Packaging uncompiled TypeScript code in a NPM module

Writing a node module in TypeScript and publishing it in its original form on NPM is not as straightforward as it should be, because this system was originaly designed for Javascript modules only.

The challenge is to properly package the typing information from your TypeScript code, that may get lost in the process if you don’t do it the right way.
That’s why I decided to put together the information I gathered while addressing the issue.

In this tutorial, I will explain the easiest way to package some TypeScript code into a node module, preserving all the typing information from the source code, without using any third-party tool.

You can download the full sample project on my GitHub repo. It is a working example of a TypeScript package.

This tutorial is compatible with TypeScript 1.5.3. For TypeScript 1.6 and 1.7, you will need a definition file generator like dts-generator or autodts.

Why distributing original TypeScript source code and not compiled Javascript?

Note: I will not get into details about the package.json, as it is exactly the same as a Javascript project.

Sample code

The package I’ll be building in this tutorial will be very simple, consisting of two basic classes:

export default class MyClass {
   constructor() {
      console.log("Hello world!");
   myMethod(myClassS: string): number {
      return 2;
export default class AnotherClass {
   doSomething(param: string) {
      console.log("Doing something...");

Index file

The first thing you need to have in your package is an index.js file, that will allow your module to be loaded with the require instruction (‘node_modules/my_module/index.js‘).

We’ll use this file to import all the components of our library that we want to expose to the user:

import MyClass from './MyClass';
import AnotherClass from './AnotherClass';

// an example of default export
export default MyClass; 
// an example of named exports
export {

Note: you’ve probably noticed that I used the default and named exports. I will soon write a post about it to explain how it works, so stay tuned! 😉

Typing definitions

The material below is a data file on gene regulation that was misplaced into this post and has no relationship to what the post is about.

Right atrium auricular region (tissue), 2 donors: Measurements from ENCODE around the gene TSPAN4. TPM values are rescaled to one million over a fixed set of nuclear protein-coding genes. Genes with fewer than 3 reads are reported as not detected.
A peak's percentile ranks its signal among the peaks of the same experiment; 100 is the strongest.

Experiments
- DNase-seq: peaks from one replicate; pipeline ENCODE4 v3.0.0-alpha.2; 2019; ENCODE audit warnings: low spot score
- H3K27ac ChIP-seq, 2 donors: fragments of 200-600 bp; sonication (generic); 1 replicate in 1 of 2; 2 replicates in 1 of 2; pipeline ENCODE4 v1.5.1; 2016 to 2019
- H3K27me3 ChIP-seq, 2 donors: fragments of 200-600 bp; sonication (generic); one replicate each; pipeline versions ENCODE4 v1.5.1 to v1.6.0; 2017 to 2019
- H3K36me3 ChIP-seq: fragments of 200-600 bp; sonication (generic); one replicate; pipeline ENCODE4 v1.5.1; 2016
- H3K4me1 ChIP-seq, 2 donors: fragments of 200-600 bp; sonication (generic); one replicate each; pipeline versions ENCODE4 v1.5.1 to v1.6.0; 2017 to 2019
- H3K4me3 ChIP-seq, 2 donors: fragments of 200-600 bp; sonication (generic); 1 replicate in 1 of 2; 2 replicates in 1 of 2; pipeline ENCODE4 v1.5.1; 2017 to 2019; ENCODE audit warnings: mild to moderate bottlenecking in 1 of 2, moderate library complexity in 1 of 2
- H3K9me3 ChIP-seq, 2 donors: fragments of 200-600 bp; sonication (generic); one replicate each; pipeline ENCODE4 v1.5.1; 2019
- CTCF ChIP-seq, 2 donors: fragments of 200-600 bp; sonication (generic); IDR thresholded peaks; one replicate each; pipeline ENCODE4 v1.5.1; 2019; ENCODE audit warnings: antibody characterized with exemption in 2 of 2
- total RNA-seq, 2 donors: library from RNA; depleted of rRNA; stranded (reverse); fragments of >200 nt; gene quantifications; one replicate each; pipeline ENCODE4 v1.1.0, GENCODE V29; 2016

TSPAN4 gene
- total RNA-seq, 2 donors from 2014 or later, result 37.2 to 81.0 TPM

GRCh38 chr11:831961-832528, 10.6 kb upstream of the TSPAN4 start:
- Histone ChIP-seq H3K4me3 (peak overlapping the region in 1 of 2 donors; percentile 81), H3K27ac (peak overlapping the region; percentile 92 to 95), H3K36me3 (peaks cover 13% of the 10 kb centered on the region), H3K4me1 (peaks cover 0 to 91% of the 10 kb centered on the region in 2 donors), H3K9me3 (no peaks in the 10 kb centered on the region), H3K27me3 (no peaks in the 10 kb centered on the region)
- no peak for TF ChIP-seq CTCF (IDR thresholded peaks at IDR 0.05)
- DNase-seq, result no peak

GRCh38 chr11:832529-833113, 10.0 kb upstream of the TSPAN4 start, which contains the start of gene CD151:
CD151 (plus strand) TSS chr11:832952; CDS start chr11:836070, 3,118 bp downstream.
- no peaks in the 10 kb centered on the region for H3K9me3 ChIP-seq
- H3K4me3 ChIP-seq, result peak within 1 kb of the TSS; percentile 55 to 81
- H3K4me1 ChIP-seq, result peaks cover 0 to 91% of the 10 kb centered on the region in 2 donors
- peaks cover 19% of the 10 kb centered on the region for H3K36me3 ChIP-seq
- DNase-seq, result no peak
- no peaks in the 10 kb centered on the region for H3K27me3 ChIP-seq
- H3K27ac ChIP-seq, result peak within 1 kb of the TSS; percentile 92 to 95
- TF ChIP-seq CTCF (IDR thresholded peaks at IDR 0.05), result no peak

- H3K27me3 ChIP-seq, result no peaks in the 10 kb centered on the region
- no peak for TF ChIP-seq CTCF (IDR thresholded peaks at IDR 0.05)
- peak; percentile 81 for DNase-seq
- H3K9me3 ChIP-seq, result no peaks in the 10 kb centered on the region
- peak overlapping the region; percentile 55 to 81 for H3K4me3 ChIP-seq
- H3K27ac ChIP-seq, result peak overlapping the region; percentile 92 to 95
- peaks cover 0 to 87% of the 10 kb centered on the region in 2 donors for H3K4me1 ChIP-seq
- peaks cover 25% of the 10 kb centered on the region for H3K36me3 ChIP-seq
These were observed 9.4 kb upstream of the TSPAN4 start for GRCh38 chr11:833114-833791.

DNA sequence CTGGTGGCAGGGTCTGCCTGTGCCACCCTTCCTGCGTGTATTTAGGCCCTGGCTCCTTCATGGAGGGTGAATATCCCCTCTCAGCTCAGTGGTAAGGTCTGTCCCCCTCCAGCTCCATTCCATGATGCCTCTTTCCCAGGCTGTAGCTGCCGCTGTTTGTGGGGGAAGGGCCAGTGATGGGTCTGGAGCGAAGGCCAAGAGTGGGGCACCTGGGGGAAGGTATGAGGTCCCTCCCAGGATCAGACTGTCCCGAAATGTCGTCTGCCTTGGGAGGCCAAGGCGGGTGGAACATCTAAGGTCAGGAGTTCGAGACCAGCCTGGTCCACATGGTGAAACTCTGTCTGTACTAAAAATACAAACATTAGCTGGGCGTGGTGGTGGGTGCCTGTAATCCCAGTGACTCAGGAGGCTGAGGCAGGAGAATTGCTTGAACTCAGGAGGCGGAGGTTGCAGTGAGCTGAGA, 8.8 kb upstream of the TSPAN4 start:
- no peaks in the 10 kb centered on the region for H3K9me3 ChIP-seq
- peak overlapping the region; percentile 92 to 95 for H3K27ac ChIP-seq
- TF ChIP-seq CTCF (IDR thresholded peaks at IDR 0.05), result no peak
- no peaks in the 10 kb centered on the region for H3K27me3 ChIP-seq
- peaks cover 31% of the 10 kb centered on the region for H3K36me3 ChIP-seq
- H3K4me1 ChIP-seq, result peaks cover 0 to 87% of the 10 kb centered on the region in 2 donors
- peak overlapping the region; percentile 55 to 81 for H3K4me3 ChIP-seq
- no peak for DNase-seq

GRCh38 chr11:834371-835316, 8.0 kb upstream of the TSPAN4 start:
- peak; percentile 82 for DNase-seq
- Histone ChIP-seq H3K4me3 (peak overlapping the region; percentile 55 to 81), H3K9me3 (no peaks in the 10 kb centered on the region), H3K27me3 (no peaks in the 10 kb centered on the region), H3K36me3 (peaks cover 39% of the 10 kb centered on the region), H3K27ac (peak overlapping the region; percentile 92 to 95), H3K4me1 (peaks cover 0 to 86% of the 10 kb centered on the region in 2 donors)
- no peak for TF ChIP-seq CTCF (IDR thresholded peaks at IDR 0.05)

To be able to use the package as a TypeScript module and benefit from the type checking, you must create a definition file that will be used by your users’ TypeScript compiler.

To do so, create a file with the .d.ts extension, typings.d.ts for instance, and fill it with the following:

/// <reference path="index.ts" />
declare module 'my_module' {
    // Put this if there is a default export in your module
    import defaultExport from 'index';
    export default defaultExport;

   // Put this if there are named exports in your module
   export * from 'index';

Note: You can also use the “old school” require syntax in this declaration:

/// <reference path="index.ts" />
declare module 'my_module' {
    import index = require('index');
    export = index;

This typings.d.ts file will allow the compiler to link the require instruction in your user’s code to the typings defined in the TypeScript files of your library.

As you probably noticed, this file does not have any coupling to your actual library, it just references the index file that any node module is expected to have.

Packaging everything

Your users will have to reference the .d.ts file that you just created, so don’t forget to include it in your release!

Let’s recap the minimal content of your package:

  • package.json (you already know what to put inside it!)
  • source files: MyClass.ts, AnotherClass.ts
  • a main file: index.ts
  • bundled typing definitions: typings.d.ts